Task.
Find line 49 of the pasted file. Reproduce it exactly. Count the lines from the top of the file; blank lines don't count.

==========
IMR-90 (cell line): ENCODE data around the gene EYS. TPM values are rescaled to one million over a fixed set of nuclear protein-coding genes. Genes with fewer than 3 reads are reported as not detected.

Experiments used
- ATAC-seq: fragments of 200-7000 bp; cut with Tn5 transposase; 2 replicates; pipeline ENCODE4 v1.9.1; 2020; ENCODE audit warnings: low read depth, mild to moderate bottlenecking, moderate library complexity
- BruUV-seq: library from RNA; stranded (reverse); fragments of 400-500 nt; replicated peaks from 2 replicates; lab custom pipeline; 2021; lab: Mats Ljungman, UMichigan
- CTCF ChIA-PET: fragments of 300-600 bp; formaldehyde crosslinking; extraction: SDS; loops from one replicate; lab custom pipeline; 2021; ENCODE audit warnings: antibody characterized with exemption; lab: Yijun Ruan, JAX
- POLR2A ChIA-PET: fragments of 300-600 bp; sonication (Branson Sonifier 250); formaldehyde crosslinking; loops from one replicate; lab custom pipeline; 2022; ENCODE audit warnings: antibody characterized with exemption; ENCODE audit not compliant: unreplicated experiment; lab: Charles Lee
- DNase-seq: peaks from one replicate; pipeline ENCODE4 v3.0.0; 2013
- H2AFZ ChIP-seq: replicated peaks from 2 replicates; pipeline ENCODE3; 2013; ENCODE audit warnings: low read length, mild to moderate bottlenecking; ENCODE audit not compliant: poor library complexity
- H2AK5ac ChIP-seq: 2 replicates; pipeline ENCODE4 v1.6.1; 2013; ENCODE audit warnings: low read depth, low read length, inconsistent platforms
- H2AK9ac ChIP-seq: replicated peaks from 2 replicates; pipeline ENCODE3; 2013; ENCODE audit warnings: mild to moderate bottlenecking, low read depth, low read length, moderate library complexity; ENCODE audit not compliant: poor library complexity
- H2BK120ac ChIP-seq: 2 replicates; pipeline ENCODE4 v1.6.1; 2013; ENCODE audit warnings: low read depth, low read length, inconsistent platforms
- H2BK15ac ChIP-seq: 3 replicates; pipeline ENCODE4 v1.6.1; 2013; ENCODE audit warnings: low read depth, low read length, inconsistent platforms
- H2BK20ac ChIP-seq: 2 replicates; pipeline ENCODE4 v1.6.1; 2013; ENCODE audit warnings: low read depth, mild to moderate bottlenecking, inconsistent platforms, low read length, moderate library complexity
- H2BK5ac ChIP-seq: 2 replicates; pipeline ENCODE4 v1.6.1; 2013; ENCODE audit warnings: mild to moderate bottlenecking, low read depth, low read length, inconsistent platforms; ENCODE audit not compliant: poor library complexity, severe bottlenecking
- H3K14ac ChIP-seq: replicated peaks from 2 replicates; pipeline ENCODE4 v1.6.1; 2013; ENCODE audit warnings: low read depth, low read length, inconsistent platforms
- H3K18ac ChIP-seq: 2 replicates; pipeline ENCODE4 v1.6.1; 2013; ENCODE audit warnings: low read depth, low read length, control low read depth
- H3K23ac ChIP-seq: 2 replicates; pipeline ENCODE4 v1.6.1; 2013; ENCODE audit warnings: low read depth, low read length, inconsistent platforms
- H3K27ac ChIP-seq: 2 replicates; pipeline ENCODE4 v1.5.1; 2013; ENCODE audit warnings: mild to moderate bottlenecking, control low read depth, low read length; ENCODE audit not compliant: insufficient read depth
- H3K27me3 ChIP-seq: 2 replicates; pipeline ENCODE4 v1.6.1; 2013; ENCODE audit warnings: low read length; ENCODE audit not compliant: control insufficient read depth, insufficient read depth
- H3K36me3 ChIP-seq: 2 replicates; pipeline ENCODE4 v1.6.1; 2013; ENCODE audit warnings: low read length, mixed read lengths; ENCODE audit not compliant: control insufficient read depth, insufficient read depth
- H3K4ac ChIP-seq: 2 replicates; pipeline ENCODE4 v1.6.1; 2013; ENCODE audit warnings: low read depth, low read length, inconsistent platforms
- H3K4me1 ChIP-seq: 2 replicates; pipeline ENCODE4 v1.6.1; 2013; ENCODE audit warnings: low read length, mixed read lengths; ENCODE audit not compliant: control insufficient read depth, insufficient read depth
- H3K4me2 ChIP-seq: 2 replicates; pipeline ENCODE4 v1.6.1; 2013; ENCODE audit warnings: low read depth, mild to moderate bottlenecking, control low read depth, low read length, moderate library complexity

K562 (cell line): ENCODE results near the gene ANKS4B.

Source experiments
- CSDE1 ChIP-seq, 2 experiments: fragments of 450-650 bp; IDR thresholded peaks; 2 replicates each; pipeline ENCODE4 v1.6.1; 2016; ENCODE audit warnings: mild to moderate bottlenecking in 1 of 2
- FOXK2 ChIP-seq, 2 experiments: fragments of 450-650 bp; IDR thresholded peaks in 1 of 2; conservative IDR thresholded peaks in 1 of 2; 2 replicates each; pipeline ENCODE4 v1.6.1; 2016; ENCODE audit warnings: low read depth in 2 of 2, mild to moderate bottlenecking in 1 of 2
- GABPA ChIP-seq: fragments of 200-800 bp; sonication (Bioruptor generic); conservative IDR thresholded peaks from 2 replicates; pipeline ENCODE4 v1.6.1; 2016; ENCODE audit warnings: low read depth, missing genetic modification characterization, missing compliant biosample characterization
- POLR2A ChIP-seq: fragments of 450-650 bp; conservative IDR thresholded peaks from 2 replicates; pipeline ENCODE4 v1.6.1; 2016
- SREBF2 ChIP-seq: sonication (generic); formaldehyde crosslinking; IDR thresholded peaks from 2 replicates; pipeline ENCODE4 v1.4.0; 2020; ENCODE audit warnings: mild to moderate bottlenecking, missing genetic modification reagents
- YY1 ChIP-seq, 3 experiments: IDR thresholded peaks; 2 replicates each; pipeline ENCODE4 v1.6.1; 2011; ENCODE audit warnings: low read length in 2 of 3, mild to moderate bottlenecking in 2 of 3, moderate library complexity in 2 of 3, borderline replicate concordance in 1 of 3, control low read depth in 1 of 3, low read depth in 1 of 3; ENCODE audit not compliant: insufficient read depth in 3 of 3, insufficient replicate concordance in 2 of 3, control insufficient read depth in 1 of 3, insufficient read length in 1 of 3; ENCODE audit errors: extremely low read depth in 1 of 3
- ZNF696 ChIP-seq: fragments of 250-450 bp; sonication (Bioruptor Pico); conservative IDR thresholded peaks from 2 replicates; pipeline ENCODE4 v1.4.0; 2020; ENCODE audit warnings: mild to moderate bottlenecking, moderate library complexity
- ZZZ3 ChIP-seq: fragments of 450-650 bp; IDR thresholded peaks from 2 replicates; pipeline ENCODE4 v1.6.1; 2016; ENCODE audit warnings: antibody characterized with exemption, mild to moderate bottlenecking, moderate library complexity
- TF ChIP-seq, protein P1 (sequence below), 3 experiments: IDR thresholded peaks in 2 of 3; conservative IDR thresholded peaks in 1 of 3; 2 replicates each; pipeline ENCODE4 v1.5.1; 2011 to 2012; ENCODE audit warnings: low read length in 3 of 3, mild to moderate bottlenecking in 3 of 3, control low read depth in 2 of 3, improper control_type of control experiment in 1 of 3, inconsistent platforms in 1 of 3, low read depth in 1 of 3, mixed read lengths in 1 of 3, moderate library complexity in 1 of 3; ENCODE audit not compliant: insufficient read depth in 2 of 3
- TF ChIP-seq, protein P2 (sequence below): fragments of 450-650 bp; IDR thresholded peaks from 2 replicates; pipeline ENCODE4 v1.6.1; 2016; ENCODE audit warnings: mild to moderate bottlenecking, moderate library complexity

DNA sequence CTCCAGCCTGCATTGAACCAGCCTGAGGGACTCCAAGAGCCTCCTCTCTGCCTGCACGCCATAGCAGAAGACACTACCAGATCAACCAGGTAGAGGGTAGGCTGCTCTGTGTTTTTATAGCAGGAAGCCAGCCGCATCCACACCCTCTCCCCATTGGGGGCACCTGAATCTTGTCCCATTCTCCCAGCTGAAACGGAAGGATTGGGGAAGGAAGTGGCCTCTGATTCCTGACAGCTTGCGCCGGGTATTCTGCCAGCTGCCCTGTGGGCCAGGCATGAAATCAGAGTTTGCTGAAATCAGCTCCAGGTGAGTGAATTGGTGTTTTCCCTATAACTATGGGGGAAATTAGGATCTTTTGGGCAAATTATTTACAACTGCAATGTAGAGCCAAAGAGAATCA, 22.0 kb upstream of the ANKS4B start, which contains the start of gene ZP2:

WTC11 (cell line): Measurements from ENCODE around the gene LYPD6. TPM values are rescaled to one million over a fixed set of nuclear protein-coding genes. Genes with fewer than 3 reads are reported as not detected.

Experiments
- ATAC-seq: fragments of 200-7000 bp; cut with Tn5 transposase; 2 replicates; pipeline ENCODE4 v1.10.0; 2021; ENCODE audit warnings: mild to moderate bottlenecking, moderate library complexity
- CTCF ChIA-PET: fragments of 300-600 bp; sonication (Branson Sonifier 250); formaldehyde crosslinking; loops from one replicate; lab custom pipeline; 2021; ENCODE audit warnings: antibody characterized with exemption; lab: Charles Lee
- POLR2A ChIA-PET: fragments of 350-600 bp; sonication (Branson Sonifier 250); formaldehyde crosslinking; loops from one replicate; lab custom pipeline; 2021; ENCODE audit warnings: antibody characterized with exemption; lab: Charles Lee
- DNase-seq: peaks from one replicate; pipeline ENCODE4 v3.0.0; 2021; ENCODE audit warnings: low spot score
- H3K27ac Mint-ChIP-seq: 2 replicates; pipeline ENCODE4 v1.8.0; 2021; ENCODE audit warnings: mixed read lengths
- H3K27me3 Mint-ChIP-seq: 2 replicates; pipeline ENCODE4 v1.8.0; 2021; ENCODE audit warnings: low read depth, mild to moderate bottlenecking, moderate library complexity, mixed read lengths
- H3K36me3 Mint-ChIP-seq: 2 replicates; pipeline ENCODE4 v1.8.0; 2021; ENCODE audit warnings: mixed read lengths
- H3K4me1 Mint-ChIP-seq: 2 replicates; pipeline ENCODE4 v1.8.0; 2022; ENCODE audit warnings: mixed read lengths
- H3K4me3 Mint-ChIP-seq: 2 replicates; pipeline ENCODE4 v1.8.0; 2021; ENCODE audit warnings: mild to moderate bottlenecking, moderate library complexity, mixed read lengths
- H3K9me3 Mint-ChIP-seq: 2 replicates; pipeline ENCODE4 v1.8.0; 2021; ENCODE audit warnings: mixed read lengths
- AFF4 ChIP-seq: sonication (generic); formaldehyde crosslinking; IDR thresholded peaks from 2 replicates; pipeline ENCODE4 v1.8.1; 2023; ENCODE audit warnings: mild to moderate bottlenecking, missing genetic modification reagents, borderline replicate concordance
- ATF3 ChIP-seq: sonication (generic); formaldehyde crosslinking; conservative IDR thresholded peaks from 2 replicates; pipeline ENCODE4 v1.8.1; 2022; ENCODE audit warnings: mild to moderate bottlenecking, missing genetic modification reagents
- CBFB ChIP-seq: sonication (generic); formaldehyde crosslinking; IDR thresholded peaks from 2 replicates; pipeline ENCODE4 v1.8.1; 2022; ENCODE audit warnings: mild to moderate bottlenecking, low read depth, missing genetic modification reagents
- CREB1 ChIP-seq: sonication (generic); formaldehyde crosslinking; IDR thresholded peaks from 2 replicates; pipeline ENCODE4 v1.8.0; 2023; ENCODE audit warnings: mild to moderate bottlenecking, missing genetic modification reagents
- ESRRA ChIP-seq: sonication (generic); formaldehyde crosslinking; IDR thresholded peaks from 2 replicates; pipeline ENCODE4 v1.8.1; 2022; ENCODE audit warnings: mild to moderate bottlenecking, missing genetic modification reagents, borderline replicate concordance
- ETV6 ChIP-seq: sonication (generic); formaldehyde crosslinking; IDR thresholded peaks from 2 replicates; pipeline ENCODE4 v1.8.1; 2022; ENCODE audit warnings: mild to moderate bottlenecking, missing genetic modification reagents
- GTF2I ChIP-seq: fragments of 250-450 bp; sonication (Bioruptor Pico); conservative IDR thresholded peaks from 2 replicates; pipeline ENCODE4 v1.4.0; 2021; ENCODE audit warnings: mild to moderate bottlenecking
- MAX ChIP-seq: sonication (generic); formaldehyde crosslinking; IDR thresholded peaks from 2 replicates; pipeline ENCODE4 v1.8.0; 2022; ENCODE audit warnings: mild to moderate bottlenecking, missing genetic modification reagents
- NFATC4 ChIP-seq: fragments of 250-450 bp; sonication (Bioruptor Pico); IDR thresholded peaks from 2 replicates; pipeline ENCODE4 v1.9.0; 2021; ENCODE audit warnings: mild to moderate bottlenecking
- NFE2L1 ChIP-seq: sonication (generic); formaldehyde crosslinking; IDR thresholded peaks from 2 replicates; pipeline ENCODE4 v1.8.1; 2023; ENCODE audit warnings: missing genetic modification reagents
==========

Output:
- AFF4 ChIP-seq: sonication (generic); formaldehyde crosslinking; IDR thresholded peaks from 2 replicates; pipeline ENCODE4 v1.8.1; 2023; ENCODE audit warnings: mild to moderate bottlenecking, missing genetic modification reagents, borderline replicate concordance